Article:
December 13, 2017

Down to the Waterline

The newly cut waterline hull alongside the wharf at Aquia Landing. It's hard to photograph as it is so big. 


Tonight, I glued in the plywood deck to the styrene hull. I used a combination of CAA and Wellbond. Before I did that, I reinforced the area of the hull where the deck meets the hull sides with a strip on 1/8th by ¼ inch basswood. The area near the paddlewheel in particular needed some stiffening.

Marking the waterline. 
Once the CAA glue had a few minutes to set, I marked the waterline using various thickness boards to get the hull at the right attitude with respect to the nearly flat bottom keel. The deck at the bow is about 1/8th inch higher than the stern.  Before cutting, I double checked the dimensions along the hull with my calipers. I needed to re-mark one side. It was easy to wipe off the incorrect line with an alcohol soaked rag and then carefully redraw it.

With both waterlines the same,  I then  used a utility knife to cut the styrene hull  along   the marked line.  I made multiple light passes with the blade and eventually the styrene snapped open.  I actually had to change blades as the knife edge quickly wore away.

With the bottom cut off, I had access to the interior.  I ran a thick bead of Wellbond along the deck hull joint.

Tomorrow I'll add some lateral stiffeners inside the hull, but I was pleasantly surprised at how sturdy the hull was even now without them. Then I 'll sand the cut edges and get it all squared up.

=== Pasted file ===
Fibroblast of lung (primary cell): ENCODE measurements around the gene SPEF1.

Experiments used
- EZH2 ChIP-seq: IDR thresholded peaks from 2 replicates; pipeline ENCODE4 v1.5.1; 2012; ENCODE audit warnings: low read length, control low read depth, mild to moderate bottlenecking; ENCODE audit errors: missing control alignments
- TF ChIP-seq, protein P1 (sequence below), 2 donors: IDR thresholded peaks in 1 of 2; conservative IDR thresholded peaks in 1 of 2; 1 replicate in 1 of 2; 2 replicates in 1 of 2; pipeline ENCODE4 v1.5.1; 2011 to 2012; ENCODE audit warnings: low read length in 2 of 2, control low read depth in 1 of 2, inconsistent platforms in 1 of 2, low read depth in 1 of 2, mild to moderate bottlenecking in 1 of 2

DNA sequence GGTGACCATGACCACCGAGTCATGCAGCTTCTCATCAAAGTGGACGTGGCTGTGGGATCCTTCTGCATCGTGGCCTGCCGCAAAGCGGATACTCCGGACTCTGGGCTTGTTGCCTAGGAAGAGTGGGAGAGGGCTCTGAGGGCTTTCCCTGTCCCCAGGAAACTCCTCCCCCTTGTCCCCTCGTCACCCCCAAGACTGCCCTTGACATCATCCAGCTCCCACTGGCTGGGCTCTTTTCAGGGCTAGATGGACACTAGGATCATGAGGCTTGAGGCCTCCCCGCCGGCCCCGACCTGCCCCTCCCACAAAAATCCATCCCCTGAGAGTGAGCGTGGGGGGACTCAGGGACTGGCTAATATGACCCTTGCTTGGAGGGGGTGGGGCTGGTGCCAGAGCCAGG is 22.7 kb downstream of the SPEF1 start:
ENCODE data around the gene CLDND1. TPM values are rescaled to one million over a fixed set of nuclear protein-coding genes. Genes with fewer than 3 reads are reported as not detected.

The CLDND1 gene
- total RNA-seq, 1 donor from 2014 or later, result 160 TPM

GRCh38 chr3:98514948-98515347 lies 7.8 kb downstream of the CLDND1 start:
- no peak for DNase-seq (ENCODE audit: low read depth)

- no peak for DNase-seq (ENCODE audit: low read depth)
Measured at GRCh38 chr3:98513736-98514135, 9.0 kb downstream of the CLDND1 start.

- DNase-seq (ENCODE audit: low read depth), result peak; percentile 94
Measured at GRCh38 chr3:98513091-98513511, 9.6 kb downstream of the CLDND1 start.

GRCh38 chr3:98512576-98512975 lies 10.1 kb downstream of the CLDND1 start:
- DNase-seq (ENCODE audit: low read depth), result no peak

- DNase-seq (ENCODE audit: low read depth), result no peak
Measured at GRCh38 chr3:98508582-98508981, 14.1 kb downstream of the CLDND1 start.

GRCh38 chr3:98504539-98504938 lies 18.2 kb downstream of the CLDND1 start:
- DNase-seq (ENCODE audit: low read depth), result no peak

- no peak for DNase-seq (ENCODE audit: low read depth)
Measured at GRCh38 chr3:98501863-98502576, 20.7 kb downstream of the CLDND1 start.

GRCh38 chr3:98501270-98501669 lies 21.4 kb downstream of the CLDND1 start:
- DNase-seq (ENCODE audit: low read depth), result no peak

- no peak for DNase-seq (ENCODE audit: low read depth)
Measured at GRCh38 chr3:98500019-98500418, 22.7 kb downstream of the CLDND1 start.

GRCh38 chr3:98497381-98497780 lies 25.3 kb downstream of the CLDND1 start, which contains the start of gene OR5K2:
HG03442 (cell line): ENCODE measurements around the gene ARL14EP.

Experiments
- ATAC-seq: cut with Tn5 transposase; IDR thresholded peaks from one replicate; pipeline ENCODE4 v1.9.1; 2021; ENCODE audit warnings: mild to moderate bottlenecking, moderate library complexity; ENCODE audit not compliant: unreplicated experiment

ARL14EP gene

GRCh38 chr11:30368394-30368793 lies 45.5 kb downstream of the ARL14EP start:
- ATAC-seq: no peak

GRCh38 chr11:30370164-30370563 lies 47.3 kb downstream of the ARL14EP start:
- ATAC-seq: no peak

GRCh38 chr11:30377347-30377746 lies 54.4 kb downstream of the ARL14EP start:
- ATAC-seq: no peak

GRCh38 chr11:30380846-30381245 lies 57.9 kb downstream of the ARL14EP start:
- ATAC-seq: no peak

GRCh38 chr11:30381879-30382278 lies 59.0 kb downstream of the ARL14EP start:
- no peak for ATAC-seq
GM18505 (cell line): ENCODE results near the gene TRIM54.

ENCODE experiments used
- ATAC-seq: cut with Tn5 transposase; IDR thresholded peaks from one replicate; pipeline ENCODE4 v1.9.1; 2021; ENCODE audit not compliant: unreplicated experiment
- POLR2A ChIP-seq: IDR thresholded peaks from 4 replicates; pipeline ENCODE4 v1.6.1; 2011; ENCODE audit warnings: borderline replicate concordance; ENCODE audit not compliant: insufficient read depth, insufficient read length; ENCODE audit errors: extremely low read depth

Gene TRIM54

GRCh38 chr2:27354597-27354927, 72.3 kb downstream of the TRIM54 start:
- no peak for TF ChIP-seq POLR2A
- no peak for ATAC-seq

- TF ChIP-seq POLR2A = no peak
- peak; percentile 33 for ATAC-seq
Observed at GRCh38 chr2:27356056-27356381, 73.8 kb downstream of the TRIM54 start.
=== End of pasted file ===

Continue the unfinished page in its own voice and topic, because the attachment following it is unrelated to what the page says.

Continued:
This was the toughest part of building this model. The rest of the ship is not much  different than building a land structure.   Using the styrene hull saved a lot of time. So far I've worked on this hull about 4 hours and it is nearly done. If I had cut my own bulkheads and planked them, it probably would have taken me about 30-40 hours of work.

It really looks cool sitting alongside the wharf as it dwarfs the trains near it.

9 comments:

  1. I guess you are not "going to need a bigger boat."

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    1. That is how we got here, we realized that the space I initially allocated to the harbor area was too small. These ¼ inch scale ships are big.

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  2. looks nice! humming Dire Straits now...

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  3. How did you decide where the waterline cut should be made?

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    1. It is shown on the plans.

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    2. Well, that's helpful! I've been contemplating a scratch-built N scale Mississippi steamboat with a waterline hull and trying to figure out how much of the hull would be above the water.

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    3. There are N Scale (or very close to N Scale) kits available. Amati makes wooden one and Lingberg had a plastic version. Google them and you will easily find them.

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    4. I had seen the Lindberg Robert E. Lee recently, but not the Amati. For whatever reason, model kits just don't capture my interest the same way that pondering the possibilities of scratch-building does. That Amati model sure is pretty to look at though -- as are yours.

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